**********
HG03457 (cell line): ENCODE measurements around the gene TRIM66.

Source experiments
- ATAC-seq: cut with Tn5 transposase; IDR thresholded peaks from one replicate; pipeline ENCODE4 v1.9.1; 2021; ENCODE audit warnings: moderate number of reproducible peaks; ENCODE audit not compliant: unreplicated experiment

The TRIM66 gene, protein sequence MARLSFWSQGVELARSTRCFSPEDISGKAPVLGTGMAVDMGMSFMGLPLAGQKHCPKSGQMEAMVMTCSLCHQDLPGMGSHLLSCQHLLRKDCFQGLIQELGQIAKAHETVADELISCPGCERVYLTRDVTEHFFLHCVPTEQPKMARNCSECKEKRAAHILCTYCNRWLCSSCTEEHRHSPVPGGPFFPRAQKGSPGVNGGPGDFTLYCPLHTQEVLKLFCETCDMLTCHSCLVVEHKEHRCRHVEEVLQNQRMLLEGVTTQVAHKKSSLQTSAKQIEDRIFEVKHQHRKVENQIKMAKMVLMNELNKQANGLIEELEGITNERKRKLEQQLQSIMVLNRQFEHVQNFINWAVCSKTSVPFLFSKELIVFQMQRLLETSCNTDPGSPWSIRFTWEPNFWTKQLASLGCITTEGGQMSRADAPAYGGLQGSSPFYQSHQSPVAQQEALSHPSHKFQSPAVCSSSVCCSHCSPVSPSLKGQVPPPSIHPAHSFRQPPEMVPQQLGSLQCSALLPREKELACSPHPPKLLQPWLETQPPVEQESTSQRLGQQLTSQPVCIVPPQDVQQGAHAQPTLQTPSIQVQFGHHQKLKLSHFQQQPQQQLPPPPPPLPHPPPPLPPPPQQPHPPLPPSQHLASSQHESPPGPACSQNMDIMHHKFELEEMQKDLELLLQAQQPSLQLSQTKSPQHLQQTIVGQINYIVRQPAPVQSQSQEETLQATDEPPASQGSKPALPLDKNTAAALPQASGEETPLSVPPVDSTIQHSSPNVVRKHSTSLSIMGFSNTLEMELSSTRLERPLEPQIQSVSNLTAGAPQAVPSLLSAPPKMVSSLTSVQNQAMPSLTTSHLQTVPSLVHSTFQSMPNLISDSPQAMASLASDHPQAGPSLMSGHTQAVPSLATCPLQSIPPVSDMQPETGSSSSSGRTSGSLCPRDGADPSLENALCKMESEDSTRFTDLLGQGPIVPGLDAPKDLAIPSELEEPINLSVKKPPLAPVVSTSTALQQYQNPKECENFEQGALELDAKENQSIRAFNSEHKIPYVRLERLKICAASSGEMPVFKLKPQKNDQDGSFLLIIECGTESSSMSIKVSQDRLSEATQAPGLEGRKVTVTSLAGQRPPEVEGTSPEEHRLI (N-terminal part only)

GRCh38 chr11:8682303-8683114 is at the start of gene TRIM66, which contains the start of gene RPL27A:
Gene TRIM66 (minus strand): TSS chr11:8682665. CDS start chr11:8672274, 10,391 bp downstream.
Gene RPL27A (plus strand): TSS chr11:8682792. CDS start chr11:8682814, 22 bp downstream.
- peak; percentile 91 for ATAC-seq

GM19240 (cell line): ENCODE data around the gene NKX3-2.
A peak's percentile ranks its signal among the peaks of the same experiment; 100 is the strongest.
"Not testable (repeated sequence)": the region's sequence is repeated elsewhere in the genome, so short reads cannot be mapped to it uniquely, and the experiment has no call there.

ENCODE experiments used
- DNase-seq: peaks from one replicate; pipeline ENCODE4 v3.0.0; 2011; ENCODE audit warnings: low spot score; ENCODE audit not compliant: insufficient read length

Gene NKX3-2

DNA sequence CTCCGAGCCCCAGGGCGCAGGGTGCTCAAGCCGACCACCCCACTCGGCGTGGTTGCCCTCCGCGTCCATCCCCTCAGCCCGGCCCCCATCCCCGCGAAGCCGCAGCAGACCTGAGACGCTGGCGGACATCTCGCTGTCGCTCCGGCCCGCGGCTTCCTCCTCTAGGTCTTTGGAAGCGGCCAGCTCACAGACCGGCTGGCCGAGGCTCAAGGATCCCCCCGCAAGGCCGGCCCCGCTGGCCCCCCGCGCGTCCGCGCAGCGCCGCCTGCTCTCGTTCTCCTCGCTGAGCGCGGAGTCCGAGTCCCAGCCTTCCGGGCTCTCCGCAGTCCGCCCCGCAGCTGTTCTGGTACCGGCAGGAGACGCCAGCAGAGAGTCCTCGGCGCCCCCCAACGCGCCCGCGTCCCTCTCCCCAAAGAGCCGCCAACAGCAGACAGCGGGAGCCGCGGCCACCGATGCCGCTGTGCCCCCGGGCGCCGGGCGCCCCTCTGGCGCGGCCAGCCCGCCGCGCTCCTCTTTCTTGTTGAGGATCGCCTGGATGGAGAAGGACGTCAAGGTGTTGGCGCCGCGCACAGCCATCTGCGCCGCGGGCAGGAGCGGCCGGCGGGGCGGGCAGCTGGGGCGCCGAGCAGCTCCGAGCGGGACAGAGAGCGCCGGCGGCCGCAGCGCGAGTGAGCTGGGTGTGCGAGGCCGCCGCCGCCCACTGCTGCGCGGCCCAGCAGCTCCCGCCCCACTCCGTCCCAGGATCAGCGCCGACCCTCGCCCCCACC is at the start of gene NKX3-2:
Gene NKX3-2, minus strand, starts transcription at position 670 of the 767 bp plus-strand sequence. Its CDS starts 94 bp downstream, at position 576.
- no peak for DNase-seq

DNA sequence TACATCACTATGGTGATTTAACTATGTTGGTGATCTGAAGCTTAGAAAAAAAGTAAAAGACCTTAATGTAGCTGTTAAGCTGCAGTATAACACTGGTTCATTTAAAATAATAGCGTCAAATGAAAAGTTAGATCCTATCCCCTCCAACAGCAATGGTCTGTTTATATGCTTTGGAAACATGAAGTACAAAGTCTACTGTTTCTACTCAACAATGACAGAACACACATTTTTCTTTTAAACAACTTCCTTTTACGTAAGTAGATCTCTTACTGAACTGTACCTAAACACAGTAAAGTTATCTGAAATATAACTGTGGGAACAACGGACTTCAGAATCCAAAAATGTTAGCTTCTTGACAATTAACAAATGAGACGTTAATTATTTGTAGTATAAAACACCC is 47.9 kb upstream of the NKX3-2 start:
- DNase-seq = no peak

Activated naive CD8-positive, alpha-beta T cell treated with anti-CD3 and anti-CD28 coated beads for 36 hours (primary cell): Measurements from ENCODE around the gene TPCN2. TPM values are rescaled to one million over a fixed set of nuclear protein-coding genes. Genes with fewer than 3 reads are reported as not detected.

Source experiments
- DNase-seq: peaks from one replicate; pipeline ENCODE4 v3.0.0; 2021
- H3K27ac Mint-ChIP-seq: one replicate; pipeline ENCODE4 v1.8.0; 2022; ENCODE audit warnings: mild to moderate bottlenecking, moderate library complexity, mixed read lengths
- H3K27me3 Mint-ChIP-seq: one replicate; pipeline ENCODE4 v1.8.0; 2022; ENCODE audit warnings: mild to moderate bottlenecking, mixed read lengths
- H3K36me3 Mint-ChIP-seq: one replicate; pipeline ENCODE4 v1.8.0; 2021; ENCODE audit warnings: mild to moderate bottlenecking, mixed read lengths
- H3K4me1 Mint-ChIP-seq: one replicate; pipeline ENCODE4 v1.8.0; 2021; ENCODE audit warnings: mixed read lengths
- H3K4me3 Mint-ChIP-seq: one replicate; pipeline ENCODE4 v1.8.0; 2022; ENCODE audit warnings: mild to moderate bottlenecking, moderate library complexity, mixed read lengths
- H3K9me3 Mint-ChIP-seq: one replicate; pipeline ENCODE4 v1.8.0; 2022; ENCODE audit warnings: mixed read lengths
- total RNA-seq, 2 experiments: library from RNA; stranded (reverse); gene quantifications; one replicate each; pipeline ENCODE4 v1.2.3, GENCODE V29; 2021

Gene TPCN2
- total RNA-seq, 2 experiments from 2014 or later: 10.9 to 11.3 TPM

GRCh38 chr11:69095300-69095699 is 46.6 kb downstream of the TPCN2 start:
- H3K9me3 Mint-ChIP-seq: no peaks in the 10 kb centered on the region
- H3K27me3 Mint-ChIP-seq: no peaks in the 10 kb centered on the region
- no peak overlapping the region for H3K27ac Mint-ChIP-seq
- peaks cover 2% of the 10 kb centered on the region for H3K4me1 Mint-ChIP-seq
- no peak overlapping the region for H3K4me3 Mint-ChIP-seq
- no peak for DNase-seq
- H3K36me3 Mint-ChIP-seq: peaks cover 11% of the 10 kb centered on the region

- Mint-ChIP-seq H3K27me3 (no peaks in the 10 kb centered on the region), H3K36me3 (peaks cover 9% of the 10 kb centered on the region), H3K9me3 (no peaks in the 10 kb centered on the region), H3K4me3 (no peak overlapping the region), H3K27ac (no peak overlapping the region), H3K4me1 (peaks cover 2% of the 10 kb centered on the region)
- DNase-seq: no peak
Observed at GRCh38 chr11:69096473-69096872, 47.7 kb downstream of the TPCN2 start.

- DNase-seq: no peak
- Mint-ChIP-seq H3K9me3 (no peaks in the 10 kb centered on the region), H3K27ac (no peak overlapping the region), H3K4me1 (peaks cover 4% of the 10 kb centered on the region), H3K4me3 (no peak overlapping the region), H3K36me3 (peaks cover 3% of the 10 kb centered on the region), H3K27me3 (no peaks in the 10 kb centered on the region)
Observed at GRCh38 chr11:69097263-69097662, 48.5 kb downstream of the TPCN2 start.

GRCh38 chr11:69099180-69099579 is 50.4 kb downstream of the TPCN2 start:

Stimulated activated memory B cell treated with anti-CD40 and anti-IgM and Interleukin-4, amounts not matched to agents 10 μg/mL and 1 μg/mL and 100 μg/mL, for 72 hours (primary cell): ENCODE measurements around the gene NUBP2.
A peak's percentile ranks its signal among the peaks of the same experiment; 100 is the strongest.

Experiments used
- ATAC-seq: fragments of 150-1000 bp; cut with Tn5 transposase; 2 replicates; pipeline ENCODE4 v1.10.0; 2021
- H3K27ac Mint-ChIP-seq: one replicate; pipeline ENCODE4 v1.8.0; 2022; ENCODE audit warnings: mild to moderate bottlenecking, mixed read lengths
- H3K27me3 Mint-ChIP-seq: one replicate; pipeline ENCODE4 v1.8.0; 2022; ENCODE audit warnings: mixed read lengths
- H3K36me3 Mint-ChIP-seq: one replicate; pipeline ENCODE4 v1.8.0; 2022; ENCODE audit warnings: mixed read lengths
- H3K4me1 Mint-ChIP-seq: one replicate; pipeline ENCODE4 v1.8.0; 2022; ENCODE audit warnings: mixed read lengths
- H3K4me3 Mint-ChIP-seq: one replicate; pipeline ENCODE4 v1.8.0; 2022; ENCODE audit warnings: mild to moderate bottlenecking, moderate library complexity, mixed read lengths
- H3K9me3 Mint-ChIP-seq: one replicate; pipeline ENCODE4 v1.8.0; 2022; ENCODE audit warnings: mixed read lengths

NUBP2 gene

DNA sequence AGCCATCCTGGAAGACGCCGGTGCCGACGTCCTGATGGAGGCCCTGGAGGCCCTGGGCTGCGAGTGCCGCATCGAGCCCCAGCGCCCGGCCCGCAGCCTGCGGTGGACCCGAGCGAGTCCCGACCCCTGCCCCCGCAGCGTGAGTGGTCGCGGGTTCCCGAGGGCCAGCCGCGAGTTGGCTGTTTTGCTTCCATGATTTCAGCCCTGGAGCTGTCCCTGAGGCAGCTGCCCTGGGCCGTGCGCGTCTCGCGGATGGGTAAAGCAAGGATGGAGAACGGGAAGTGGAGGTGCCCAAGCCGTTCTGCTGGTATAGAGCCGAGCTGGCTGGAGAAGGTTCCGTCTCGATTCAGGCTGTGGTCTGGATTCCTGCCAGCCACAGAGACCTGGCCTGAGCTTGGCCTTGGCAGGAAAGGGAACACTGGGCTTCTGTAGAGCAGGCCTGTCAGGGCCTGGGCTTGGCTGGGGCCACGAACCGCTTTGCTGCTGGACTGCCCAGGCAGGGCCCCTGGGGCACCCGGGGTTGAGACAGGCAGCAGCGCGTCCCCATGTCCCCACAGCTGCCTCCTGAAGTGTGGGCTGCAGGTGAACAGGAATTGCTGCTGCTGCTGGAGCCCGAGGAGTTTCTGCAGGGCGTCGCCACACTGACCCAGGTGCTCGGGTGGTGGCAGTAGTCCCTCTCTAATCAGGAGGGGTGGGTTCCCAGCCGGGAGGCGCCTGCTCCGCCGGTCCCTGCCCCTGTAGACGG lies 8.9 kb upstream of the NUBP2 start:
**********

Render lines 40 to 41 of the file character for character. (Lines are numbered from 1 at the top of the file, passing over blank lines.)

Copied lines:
- Mint-ChIP-seq H3K27me3 (no peaks in the 10 kb centered on the region), H3K36me3 (peaks cover 9% of the 10 kb centered on the region), H3K9me3 (no peaks in the 10 kb centered on the region), H3K4me3 (no peak overlapping the region), H3K27ac (no peak overlapping the region), H3K4me1 (peaks cover 2% of the 10 kb centered on the region)
- DNase-seq: no peak